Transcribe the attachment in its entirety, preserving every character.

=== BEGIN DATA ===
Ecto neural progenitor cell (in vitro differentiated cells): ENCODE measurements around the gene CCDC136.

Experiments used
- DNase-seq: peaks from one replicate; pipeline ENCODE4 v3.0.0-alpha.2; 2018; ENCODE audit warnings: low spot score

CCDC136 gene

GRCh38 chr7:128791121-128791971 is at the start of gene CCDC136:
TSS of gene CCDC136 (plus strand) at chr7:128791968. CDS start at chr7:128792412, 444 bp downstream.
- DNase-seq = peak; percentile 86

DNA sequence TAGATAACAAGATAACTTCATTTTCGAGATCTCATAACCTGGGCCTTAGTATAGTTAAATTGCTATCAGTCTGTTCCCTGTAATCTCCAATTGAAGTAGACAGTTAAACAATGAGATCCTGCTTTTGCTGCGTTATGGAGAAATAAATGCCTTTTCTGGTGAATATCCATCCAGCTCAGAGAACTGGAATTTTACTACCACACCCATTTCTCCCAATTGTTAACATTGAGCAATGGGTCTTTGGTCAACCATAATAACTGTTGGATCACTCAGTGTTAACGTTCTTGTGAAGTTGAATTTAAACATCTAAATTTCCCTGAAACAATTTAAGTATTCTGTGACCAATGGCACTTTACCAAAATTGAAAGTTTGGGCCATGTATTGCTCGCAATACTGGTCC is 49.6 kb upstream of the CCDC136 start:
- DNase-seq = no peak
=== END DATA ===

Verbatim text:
Ecto neural progenitor cell (in vitro differentiated cells): ENCODE measurements around the gene CCDC136.

Experiments used
- DNase-seq: peaks from one replicate; pipeline ENCODE4 v3.0.0-alpha.2; 2018; ENCODE audit warnings: low spot score

CCDC136 gene

GRCh38 chr7:128791121-128791971 is at the start of gene CCDC136:
TSS of gene CCDC136 (plus strand) at chr7:128791968. CDS start at chr7:128792412, 444 bp downstream.
- DNase-seq = peak; percentile 86

DNA sequence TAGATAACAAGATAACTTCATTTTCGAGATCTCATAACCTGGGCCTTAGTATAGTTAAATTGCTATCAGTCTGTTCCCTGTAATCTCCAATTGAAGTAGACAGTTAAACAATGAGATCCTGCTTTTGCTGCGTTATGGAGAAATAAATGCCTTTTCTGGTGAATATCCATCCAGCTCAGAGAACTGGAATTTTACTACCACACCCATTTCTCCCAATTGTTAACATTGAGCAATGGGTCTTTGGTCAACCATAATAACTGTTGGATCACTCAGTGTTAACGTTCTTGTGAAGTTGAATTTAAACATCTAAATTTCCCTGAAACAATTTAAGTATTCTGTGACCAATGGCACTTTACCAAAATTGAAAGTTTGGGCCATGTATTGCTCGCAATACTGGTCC is 49.6 kb upstream of the CCDC136 start:
- DNase-seq = no peak